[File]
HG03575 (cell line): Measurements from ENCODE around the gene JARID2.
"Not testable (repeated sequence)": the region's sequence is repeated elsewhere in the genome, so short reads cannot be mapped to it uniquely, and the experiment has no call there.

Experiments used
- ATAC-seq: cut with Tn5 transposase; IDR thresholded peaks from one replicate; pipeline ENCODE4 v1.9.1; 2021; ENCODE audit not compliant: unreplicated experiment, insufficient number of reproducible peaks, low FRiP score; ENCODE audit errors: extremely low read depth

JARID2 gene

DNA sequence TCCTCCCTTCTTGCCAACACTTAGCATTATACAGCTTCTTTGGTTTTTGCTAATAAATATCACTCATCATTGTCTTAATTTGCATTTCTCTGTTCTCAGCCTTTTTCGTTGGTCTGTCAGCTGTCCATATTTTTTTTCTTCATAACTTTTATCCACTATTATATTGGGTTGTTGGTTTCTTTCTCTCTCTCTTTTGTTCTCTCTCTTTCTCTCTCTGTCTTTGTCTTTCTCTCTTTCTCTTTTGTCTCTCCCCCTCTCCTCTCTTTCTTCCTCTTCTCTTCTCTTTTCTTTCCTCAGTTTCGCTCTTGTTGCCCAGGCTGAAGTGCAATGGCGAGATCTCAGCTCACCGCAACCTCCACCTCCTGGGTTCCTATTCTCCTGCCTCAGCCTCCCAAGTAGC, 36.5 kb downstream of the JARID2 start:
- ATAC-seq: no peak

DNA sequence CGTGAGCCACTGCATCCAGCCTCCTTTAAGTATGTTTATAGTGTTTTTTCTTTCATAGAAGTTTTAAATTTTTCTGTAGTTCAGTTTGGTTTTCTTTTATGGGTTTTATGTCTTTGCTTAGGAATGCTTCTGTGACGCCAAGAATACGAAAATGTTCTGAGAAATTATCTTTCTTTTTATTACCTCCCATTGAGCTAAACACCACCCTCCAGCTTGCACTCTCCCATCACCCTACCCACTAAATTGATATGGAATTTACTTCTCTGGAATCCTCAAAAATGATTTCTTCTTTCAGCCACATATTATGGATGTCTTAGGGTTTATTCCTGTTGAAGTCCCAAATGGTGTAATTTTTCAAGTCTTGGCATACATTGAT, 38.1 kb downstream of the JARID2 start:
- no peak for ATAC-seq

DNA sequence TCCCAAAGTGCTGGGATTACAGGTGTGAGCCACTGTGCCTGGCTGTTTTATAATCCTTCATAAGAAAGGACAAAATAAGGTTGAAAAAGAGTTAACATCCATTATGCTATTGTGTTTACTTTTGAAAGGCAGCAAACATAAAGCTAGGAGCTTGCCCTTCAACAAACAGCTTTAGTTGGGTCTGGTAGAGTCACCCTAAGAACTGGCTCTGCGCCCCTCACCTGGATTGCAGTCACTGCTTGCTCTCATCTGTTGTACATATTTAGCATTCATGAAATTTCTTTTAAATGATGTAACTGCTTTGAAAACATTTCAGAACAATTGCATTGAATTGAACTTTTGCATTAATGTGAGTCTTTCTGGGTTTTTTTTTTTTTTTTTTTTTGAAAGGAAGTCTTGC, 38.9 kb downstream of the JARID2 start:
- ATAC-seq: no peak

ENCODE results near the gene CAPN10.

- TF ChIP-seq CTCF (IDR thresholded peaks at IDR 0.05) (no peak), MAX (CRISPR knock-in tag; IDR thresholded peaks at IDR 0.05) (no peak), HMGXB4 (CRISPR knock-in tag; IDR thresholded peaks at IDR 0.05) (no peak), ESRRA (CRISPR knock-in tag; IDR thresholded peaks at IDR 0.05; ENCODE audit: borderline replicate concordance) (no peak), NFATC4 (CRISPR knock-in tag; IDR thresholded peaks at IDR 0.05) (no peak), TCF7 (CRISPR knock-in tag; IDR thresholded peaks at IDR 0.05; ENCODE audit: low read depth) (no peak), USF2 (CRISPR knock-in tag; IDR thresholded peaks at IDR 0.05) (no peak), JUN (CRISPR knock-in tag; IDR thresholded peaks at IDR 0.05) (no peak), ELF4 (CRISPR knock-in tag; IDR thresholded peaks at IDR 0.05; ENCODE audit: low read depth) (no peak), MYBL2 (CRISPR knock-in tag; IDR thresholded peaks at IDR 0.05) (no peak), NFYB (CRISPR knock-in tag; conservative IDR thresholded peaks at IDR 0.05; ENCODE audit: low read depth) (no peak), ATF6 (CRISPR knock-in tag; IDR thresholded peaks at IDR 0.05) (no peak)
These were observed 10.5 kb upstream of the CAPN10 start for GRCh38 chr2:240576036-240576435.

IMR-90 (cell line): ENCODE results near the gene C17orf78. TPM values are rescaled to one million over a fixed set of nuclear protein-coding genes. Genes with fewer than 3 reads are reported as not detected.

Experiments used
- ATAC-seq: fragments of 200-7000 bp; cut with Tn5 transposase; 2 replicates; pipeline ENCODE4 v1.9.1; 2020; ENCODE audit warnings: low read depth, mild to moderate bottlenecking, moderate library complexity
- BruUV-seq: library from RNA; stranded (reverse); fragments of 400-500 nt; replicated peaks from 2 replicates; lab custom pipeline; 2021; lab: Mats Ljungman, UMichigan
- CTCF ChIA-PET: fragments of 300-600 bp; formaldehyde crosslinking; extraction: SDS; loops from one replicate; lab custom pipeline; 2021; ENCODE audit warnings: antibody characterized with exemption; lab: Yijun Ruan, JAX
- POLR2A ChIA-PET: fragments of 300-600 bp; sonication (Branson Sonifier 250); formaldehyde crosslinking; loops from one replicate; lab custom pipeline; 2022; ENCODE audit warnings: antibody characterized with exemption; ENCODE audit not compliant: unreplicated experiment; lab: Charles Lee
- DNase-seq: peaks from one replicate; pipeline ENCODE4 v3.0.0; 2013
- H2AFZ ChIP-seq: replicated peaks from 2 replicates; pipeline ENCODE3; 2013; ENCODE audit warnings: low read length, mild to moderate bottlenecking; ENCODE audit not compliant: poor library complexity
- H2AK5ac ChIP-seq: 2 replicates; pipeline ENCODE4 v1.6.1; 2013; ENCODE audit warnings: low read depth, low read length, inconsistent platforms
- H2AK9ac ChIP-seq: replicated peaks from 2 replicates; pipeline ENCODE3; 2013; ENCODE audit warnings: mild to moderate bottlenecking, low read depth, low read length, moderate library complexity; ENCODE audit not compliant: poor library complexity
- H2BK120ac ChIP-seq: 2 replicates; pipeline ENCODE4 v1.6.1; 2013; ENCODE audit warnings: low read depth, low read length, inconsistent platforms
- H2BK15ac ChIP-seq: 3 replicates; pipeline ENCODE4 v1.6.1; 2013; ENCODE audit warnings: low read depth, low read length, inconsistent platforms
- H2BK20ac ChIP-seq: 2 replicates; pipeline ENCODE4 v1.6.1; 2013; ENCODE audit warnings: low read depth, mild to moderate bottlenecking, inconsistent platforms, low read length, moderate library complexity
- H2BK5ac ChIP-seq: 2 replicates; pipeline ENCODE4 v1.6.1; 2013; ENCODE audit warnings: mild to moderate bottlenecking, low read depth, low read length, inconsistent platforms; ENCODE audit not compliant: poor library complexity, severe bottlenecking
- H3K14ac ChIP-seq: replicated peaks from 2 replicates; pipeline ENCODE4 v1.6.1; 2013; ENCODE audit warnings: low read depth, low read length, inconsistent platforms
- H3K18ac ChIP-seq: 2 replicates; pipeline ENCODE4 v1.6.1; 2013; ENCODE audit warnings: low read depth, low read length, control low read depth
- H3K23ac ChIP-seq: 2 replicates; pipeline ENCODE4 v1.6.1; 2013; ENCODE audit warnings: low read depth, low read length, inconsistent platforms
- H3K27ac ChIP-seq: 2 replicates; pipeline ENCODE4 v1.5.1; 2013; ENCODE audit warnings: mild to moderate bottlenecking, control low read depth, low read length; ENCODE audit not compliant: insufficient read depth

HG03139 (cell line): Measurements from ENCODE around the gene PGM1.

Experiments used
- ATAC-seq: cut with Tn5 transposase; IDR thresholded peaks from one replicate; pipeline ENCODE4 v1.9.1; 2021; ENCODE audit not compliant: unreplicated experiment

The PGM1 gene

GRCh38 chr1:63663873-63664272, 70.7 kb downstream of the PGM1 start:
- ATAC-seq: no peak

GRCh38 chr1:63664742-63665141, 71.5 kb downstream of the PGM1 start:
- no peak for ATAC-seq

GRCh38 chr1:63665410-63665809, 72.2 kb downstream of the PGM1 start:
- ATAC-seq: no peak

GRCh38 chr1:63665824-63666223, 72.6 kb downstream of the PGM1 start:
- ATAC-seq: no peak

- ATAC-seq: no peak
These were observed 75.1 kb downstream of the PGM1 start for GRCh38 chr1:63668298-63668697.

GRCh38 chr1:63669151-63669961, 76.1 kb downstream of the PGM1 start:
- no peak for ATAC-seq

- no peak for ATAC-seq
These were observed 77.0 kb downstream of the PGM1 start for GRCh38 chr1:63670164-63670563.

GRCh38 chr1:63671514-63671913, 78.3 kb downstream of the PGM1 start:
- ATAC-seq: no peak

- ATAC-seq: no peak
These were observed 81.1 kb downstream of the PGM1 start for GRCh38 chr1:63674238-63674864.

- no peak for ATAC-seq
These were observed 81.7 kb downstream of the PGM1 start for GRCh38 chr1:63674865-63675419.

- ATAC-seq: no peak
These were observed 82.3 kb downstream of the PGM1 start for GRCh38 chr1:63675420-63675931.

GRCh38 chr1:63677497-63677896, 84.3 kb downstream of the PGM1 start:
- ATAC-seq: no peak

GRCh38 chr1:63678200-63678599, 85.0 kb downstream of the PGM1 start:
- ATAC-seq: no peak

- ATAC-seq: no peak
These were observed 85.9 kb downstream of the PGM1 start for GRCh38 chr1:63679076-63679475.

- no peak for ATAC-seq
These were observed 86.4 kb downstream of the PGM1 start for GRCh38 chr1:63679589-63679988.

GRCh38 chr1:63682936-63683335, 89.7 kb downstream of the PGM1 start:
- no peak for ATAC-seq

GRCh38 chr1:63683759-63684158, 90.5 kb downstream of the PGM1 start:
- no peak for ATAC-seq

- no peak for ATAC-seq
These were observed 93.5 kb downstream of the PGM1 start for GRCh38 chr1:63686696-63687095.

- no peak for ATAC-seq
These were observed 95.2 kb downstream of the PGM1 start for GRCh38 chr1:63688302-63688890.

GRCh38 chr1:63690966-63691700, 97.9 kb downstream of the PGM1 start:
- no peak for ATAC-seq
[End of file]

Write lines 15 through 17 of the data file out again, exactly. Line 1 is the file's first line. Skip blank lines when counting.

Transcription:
IMR-90 (cell line): ENCODE results near the gene C17orf78. TPM values are rescaled to one million over a fixed set of nuclear protein-coding genes. Genes with fewer than 3 reads are reported as not detected.

Experiments used
- ATAC-seq: fragments of 200-7000 bp; cut with Tn5 transposase; 2 replicates; pipeline ENCODE4 v1.9.1; 2020; ENCODE audit warnings: low read depth, mild to moderate bottlenecking, moderate library complexity